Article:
Shortly after the Lifeguard was introduced, Wayne held a nationwide contest soliciting ideas to improve school bus safety, with a new Lifeguard school bus as the grand prize. The winning entry was submitted by a school bus driver in Goochland County, Virginia, whose district received the new school bus. Her idea was to incorporate sound baffles in the ceiling of school bus bodies to help reduce driver distraction. Compact forms of such equipment were later developed used by Wayne and other school bus manufacturers when diesel engines (and their greater noise) became more widely available in conventional-style school buses (like the Lifeguard) in the 1980s.

Real-world Crash TestingEdit

The benefits of the Lifeguard design were proved in several potentially catastrophic collisions. For example, in 1982, at Petersburg, Virginia, a 1973 Wayne Lifeguard school bus transporting 41 elementary school children was struck broad-side at an intersection by a fire truck which had gone through a red traffic signal without stopping while responding to an alarm.

The school bus was rocked violently, but after the fire truck literally bounced off of it (rather than penetrating the body); the bus driver was able to regain control and stop safely. The fire truck was spun 180° and its front was demolished; all 3 firefighters were hospitalized. The bus driver and all children were transported to the hospital as well. One child on the bus suffered a broken arm; the rest were mostly scared but uninjured.

Further investigation of the collison revealed that the impact of the fire truck had failed to overcome the strength of the longitudinal panels and the guard rails. Investigators discovered that despite a bulge of several inches on the longitudinal interior panel, there had been no all-the way through penetration of the passenger compartment whatsoever, no joint separation, and no sharp edges created. Instead, they found the substantial impact stress had been shared over a widespread area along the entire structure of the passenger compartment "box", protecting the occupants as intended by the design.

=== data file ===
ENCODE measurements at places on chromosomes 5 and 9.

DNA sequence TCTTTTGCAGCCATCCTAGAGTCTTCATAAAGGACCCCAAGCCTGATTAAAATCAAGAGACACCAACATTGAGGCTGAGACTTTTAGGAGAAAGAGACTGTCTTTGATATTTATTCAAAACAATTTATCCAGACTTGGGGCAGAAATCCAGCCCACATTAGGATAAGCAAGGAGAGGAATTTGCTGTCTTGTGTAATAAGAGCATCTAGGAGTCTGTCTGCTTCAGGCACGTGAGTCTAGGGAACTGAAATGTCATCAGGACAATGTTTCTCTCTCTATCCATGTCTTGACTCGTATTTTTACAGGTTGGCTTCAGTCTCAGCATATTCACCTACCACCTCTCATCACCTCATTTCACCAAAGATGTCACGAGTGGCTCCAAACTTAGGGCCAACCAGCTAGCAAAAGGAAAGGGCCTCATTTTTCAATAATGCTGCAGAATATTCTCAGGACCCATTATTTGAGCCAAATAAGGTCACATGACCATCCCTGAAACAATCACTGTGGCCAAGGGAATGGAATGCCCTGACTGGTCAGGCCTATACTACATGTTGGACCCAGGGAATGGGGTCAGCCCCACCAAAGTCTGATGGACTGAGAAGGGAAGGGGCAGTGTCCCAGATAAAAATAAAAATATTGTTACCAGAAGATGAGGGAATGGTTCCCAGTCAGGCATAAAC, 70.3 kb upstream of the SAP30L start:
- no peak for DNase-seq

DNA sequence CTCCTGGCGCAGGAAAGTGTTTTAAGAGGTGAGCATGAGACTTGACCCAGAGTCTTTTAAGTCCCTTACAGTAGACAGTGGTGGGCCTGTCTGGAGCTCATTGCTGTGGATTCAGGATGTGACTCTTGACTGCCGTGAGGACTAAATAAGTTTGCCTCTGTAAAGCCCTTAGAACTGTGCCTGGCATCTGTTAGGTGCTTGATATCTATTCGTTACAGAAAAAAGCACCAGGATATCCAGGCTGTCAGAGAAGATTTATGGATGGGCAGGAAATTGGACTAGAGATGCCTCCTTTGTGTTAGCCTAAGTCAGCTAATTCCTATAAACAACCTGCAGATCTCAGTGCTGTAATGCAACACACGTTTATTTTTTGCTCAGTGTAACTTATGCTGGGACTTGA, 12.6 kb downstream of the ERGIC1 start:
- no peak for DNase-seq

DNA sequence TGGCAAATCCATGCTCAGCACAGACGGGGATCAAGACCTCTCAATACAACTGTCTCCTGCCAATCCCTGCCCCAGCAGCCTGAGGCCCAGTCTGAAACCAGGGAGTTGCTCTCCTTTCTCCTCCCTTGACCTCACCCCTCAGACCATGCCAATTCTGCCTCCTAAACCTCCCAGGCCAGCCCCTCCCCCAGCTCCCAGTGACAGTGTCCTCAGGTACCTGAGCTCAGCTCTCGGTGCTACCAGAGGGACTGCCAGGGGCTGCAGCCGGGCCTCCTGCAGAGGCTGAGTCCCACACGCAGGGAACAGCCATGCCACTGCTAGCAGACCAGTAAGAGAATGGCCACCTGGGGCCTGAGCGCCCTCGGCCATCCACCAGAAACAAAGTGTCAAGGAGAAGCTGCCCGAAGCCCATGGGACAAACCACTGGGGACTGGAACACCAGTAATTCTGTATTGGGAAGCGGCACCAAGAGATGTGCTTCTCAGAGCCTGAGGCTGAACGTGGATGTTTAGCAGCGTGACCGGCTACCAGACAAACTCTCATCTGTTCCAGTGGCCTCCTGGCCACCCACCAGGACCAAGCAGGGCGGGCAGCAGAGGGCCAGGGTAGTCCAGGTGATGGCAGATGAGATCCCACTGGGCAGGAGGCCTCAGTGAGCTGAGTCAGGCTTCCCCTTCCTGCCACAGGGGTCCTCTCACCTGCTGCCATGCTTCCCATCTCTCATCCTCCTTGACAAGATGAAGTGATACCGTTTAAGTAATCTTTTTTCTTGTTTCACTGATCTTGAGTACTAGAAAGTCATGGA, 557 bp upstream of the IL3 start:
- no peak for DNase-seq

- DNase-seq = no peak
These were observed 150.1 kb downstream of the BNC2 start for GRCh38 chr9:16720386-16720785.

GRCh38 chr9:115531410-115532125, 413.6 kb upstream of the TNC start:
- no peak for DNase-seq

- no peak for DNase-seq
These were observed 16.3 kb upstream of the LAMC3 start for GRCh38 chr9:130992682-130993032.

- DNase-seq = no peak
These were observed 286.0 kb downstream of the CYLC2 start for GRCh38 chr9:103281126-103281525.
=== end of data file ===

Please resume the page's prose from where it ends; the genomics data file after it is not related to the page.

Influence of Lifeguard designEdit

In the years following the Lifeguard's introduction, competing body manufacturers began using fewer, larger body panels to reduce body joints. However, none had become as progressive as Wayne's use of the full-length panels when the focus on structural integrity resulted in the upgraded requirements of the U.S. Federal Motor Vehicle Safety Standards for school buses (#220 and #221) , which became applicable on April 1, 1977. After that date, most manufacturers (including Wayne) added special structural adhesives to other fasteners at body joints

Chassis SuppliersEdit

Wayne Lifeguard Chassis Suppliers
Manufacturer Chrysler Corporation Ford Motor Company General Motors International Harvester
Navistar International
Model Name Dodge S-Series Ford B-Series Chevrolet/GMC B-series
Years Available 1973-1977 1973-1995 1973-1991
  • 1973-1978 (Loadstar)
  • 1979-1989 (S-Series)
  • 1989-1995 (3800)
Notes Dodge ended production of school bus chassis after 1977 After 1991, GM B-Series supplied only to Blue Bird



Retired 1990s Lifeguard in use in the Netherlands

The Lifeguard was produced in Wayne's Richmond, Indiana production facility. Canadian subsidiary Welles produced the Lifeguard in Windsor, Ontario until its closure in 1990. After the closure of Wayne Corporation in 1992, production was shifted to Marysville, Ohio after the rights to Wayne product lines were acquired. Lifeguard production continued until 1995 with the closure of Wayne Wheeled Vehicles by its parent company.

References Edit

Community content is available under CC-BY-SA unless otherwise noted.